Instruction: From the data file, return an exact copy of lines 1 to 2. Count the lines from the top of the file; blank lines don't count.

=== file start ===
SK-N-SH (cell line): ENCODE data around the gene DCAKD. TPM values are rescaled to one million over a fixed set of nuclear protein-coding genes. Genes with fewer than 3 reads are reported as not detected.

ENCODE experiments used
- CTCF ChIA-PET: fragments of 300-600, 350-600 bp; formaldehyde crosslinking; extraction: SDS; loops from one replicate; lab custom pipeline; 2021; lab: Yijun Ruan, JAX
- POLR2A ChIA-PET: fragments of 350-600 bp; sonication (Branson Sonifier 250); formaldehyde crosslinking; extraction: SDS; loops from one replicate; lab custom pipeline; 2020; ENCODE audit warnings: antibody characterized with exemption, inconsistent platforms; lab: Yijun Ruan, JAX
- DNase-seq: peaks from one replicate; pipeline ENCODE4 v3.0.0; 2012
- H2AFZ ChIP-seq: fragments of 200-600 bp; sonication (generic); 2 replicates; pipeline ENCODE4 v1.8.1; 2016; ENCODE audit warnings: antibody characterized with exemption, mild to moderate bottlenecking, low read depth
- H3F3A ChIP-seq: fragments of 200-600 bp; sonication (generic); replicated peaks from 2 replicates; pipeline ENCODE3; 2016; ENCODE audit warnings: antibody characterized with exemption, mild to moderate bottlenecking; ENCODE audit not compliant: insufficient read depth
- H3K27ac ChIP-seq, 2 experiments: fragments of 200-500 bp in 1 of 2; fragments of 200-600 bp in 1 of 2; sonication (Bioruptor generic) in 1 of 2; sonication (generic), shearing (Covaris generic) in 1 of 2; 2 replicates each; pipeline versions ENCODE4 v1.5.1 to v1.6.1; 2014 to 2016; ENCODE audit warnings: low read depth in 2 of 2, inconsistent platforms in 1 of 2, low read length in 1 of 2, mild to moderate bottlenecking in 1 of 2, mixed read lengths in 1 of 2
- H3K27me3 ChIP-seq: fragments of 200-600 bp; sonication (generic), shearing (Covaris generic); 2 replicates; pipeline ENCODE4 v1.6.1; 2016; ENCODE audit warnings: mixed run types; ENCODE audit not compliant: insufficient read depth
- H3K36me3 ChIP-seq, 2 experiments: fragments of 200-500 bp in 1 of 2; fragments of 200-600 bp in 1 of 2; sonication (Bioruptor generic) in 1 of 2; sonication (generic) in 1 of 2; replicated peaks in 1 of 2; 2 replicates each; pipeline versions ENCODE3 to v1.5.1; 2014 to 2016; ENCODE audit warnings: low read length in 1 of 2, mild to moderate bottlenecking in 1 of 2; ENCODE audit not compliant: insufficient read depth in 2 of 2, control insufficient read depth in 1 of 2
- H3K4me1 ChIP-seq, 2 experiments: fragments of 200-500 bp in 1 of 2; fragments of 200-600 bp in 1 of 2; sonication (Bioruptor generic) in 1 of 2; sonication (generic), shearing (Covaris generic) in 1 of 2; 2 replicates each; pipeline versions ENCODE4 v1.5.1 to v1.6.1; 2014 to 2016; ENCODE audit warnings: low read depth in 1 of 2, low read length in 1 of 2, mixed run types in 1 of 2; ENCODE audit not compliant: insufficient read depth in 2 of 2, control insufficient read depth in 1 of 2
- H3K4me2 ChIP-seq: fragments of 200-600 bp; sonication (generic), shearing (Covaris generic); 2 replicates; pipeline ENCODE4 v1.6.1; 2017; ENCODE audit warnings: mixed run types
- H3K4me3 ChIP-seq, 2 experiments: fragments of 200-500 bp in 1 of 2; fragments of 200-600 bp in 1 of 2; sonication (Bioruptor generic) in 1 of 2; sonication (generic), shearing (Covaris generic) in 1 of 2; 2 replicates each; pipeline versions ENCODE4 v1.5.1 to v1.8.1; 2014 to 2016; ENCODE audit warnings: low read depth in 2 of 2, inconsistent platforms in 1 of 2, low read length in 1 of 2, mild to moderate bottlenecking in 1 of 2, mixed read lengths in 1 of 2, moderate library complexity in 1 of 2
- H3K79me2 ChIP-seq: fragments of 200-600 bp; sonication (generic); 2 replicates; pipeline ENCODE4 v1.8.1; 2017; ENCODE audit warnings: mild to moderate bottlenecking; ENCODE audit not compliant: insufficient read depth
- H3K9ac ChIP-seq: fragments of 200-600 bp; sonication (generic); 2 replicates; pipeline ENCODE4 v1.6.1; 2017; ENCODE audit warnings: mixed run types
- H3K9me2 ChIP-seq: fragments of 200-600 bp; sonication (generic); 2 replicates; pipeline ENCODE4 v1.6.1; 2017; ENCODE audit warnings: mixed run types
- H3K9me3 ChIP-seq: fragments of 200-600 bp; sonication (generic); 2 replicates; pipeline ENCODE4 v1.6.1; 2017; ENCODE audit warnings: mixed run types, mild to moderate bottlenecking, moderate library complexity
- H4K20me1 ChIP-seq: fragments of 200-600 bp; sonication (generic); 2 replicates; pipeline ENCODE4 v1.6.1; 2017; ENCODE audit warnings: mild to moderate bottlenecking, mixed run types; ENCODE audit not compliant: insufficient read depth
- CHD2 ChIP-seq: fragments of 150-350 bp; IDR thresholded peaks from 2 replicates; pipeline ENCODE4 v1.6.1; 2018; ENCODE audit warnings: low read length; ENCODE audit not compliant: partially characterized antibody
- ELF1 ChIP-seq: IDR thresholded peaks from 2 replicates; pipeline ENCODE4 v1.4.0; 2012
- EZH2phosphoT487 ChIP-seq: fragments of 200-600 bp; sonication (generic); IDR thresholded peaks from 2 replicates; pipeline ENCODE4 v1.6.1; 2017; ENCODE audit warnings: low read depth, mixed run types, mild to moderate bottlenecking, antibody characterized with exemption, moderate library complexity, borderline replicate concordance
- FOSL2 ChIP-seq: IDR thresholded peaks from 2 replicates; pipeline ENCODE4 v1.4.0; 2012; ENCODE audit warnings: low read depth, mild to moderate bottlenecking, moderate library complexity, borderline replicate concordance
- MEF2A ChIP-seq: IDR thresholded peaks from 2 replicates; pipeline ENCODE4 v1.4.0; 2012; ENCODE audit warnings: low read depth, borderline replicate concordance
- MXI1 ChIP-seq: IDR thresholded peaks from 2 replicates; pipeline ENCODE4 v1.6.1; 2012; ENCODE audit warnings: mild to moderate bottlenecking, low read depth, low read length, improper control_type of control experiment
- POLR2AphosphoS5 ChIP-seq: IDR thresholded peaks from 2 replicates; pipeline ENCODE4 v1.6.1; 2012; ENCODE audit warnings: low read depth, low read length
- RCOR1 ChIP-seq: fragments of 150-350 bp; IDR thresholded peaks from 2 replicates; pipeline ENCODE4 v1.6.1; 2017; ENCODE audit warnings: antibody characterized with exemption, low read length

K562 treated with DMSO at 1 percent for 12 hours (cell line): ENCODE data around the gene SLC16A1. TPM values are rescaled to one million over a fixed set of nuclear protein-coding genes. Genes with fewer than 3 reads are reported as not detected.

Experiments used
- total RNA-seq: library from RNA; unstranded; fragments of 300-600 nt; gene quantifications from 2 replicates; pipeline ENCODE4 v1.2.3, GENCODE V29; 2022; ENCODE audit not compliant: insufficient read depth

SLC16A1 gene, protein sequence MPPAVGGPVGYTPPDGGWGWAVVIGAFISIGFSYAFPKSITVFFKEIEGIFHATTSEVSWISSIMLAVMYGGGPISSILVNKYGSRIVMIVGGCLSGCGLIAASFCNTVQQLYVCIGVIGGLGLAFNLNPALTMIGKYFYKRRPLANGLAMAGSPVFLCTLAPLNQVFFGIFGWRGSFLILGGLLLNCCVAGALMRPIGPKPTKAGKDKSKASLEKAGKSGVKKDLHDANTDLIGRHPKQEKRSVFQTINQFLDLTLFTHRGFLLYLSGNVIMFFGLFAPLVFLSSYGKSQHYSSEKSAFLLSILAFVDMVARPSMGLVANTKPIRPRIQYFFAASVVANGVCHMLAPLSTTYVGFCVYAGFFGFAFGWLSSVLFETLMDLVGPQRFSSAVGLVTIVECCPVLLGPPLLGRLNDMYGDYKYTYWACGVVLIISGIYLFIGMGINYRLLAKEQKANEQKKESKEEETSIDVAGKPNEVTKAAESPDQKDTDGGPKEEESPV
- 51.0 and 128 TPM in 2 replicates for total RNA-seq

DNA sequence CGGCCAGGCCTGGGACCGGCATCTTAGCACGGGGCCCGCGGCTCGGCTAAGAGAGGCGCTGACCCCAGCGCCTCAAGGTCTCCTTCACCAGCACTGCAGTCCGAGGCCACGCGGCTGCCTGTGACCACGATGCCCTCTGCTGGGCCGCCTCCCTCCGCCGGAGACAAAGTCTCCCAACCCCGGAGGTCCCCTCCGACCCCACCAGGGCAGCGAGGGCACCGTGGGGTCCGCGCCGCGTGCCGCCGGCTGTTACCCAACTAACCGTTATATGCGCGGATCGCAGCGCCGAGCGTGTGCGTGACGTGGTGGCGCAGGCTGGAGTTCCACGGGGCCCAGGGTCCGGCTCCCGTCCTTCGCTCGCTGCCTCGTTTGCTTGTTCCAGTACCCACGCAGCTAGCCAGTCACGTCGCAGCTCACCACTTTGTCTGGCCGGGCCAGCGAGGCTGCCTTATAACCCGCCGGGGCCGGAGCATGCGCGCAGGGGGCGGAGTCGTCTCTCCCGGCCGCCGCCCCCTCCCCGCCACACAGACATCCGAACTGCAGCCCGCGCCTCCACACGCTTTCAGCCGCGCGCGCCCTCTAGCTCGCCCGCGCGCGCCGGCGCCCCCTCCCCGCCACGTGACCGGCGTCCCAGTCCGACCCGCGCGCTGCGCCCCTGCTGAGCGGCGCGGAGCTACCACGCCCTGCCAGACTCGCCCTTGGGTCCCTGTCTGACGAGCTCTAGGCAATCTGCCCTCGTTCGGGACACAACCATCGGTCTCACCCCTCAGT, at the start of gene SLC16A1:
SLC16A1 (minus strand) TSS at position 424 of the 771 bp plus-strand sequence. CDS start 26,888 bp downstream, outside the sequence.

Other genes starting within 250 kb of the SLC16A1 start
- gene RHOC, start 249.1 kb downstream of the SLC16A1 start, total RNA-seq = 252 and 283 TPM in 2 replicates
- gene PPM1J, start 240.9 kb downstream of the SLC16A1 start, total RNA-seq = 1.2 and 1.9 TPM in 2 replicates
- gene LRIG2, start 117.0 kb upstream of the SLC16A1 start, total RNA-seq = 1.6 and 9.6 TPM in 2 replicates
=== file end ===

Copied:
SK-N-SH (cell line): ENCODE data around the gene DCAKD. TPM values are rescaled to one million over a fixed set of nuclear protein-coding genes. Genes with fewer than 3 reads are reported as not detected.

ENCODE experiments used